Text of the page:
BC Mary adds: I've heard that certain newscasters even in BC have refused to exercise their right to vote, in an honest effort to avoid political bias. Maybe that's not such a bad idea ... because look at this column (below) ... and consider how many bosses poor Bornman had, while carrying out his ... um, err... "duties". This quote is from March 2009 -- "Aides sold [BC Rail] data ... "
... Bornman -- who was then communications director for the B.C. chapter of the federal Liberals and had worked as an organizer for former prime minister Paul Martin's leadership campaign -- may have recommended the two men for jobs with the federal government, police say.
Read more: http://www.vancouversun.com/news/Aide+sold+Rail+data+RCMP/1423893/story.html#ixzz1EtB6rXJu
BC Mary suggests: The new premier of BC must (1) immediately launch a criminal investigation into the "sale" of BCRail, (2) bring in legislation which requires that Public Servants swear a duty to their employers (that would be us, the citizens ... and after all, isn't HMTQ code for "The People"?) ... and that if a government employee splinters his/her allegiance by giving his time in service to anyone else (any other leader, political person, political party or criminal gang) then that's grounds for immediate dismissal. Wow, I'd love to see the vote on that legislation!
Read more of Ian Read:
The media questions have all been answered and then some by previous posters. What I'd like to know is "leaked by whom?" (or is that suppose to be "whom?" - my formal grammar is rusty).
Point is this is about the same individual who disappeared, so the story has it, since about Wednesday of this last week and is nowhere to be found; nor are any photos of him known to exist online, as another column/blog has observed - I think it was Tieleman but apologies to whoever the right blog(ger) is who did make that comment, if not him, asking "Where is Kelly Reichert?" Though it's only an internal party matter, it was under his helm that the organization of the ballot was made where so many - so many - PINs went missing - all to, it seems, certain northern and Interior postal codes. From Ottawa, by a private contractor - and we know what we think of private contractors and their partisan allegiances, don't we? - and then there's the matter of the campaigns having access to the PIN lists. Now, suddenly, there's a further leak
All this would be much more interesting if the people doing thet leaking would just do one big single disclosure onto WikiLeaks, and leave the gatekeeping and gamesmanship out of it. Otherwise it should be understood that the selective releasing of materials has its own motives, and conceivably of a manipulative nature. Or as in this case, a very very long knife. The political delicacy of the vote mechanism meant it had to be absolutely transparent and fair. And confounded the regional-weighted system's whole point. Doesn't matter if it was planned or not, whoever was responsible had to go; they may trot out some other reason, but that's the real reason. And in politics when someone is gone, knives are thrown in their back to make sure they're gone - no doubt, huh? - consider the Basi-Virk disclosures last week, all targeted and aimed for political effect, and again to try and discredit them.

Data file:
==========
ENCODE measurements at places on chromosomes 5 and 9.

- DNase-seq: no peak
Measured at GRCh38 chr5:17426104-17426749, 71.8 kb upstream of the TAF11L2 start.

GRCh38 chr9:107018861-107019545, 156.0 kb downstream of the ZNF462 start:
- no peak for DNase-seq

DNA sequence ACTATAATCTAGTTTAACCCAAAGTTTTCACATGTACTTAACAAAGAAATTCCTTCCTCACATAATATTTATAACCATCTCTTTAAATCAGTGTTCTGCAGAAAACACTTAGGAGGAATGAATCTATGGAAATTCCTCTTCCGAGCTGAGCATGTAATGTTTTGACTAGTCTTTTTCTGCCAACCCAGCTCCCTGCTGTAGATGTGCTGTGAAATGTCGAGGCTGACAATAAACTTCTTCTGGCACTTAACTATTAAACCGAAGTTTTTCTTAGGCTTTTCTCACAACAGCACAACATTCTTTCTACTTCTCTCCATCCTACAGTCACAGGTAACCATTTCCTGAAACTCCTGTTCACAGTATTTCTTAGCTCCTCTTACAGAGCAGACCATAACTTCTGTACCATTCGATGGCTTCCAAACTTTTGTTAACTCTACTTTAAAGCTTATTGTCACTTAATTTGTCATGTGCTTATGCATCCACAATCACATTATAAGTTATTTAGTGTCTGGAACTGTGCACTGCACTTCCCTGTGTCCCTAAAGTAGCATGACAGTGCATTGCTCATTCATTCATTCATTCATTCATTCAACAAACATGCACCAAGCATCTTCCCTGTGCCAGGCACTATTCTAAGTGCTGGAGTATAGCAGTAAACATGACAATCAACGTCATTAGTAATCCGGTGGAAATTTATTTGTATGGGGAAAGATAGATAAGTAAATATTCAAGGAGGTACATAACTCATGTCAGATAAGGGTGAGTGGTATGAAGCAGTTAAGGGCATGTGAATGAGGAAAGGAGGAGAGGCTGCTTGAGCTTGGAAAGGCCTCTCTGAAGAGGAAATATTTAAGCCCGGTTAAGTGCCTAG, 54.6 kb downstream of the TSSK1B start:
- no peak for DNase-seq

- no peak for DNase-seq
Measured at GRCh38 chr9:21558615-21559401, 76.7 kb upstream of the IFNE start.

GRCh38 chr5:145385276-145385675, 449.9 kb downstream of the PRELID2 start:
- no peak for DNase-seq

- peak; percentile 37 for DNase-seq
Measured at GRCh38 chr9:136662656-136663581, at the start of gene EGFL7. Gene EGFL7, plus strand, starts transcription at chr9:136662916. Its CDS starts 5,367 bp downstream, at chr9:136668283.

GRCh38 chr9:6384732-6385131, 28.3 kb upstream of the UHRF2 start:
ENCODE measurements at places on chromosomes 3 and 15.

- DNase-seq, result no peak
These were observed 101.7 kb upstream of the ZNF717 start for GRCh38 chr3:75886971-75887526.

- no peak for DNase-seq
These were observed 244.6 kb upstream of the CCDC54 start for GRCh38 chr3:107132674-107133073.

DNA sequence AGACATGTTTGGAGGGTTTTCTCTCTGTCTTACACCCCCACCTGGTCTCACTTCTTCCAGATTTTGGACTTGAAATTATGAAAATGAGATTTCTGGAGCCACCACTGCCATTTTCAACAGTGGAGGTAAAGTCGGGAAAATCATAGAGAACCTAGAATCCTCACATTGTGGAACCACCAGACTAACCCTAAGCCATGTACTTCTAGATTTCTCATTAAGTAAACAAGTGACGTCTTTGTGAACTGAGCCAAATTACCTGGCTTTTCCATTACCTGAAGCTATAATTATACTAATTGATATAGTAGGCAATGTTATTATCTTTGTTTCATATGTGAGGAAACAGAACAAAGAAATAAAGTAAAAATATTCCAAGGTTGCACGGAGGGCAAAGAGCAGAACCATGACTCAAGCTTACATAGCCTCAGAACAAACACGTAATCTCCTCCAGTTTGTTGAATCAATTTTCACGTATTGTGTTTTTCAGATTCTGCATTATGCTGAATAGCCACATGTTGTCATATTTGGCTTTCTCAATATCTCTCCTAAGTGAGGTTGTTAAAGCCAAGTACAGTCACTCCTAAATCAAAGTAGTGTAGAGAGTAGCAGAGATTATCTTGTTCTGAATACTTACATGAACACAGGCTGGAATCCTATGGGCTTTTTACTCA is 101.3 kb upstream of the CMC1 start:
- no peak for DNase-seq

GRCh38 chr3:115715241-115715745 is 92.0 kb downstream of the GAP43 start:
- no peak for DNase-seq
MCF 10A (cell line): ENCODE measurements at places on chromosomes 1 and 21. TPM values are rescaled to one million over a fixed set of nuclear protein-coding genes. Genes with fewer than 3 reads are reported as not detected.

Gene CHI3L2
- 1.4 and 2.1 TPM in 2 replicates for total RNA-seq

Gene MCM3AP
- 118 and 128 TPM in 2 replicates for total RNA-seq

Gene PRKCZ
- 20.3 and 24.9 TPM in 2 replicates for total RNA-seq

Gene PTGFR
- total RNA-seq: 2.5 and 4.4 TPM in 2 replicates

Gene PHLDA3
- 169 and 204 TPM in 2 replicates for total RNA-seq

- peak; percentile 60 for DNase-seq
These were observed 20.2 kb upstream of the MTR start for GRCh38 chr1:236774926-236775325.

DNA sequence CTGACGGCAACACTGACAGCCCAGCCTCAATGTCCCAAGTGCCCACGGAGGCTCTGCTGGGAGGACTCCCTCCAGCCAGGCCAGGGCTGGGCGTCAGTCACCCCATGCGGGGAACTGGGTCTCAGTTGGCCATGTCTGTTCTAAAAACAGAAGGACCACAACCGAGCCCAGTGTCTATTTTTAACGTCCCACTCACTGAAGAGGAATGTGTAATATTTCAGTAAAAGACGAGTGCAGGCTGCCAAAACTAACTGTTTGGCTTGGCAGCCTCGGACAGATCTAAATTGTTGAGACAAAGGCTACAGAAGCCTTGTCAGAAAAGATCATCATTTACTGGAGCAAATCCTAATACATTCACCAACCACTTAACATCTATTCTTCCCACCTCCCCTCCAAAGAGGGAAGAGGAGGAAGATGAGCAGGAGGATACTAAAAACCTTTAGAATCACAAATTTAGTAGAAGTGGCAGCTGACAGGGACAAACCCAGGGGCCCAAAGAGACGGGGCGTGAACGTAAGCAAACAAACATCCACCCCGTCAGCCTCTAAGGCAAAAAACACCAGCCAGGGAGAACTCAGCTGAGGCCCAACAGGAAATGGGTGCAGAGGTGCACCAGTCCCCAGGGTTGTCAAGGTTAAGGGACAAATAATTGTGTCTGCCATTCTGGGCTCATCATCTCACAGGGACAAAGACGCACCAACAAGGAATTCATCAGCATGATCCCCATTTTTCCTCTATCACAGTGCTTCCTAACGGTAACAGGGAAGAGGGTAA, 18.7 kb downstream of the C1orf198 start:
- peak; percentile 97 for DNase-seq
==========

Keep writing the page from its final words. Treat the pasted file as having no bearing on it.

This isn't to say it wasn't all anything more than incidental and unrelated; but in politics, optics is everything, and there's a lot of optics here. Smoke and fire etc. This throws a spotlight on de Bruckyere now, too, and not just on Reichert. One thing that got me with the disclosed material is the tone that indicates this kind of talk is business-as-usual, a whole system, not just one conversation within it, of political vice and exploitation, of piracy and illegal dealings within the public's business as a matter of course. This isn't about just these two guys, or this one conversation; this is about the way things were within the corridors of Liberal power.
The punchline is where he calls Reichert "senator", indicating yet another payback, by someone, in return for his services to the Cause, not just negotiating over one "donation". Presumably that someone is part of the federal Liberal machine in a situation to "make it so", create a senator; whether that's a backroom person or a prime ministerial aspirant, or even the party's prime minister-in-waiting himself.
There's a lot of stories to be told, from others as well, who might be encouraged to do some talking and leaking of their own - whether to a blogger, trickling out details, or just in one big dump into WikiLeaks. Where's the real Anonymous when we need him/her/them? Actually they're probably not that hard to find, but finding enough people with a conscience - and moral courage - in BC's political establishment apparently isn't so easy, even if they don't approve of what's been going on.